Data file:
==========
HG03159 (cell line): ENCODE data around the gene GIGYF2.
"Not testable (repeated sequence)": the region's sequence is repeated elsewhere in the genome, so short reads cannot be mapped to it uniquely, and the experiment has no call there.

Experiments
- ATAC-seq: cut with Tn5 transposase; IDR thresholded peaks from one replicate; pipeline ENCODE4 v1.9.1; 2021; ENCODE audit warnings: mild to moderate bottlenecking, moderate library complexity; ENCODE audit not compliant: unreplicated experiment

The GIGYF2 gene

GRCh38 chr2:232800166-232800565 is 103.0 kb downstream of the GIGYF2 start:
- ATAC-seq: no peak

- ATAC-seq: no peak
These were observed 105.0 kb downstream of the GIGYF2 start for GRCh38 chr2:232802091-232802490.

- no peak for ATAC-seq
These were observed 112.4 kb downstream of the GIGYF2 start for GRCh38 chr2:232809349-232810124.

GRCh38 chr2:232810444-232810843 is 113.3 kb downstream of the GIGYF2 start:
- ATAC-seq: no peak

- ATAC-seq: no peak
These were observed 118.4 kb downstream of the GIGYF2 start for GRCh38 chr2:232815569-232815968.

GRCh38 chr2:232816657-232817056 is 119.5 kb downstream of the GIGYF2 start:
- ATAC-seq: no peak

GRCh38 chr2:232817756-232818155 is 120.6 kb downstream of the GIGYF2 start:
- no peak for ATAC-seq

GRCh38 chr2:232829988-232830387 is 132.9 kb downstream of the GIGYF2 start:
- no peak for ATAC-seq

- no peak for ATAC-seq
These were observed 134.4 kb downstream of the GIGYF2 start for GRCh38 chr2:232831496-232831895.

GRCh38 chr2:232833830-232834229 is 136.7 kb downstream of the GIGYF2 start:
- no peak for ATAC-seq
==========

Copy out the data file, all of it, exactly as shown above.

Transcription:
HG03159 (cell line): ENCODE data around the gene GIGYF2.
"Not testable (repeated sequence)": the region's sequence is repeated elsewhere in the genome, so short reads cannot be mapped to it uniquely, and the experiment has no call there.

Experiments
- ATAC-seq: cut with Tn5 transposase; IDR thresholded peaks from one replicate; pipeline ENCODE4 v1.9.1; 2021; ENCODE audit warnings: mild to moderate bottlenecking, moderate library complexity; ENCODE audit not compliant: unreplicated experiment

The GIGYF2 gene

GRCh38 chr2:232800166-232800565 is 103.0 kb downstream of the GIGYF2 start:
- ATAC-seq: no peak

- ATAC-seq: no peak
These were observed 105.0 kb downstream of the GIGYF2 start for GRCh38 chr2:232802091-232802490.

- no peak for ATAC-seq
These were observed 112.4 kb downstream of the GIGYF2 start for GRCh38 chr2:232809349-232810124.

GRCh38 chr2:232810444-232810843 is 113.3 kb downstream of the GIGYF2 start:
- ATAC-seq: no peak

- ATAC-seq: no peak
These were observed 118.4 kb downstream of the GIGYF2 start for GRCh38 chr2:232815569-232815968.

GRCh38 chr2:232816657-232817056 is 119.5 kb downstream of the GIGYF2 start:
- ATAC-seq: no peak

GRCh38 chr2:232817756-232818155 is 120.6 kb downstream of the GIGYF2 start:
- no peak for ATAC-seq

GRCh38 chr2:232829988-232830387 is 132.9 kb downstream of the GIGYF2 start:
- no peak for ATAC-seq

- no peak for ATAC-seq
These were observed 134.4 kb downstream of the GIGYF2 start for GRCh38 chr2:232831496-232831895.

GRCh38 chr2:232833830-232834229 is 136.7 kb downstream of the GIGYF2 start:
- no peak for ATAC-seq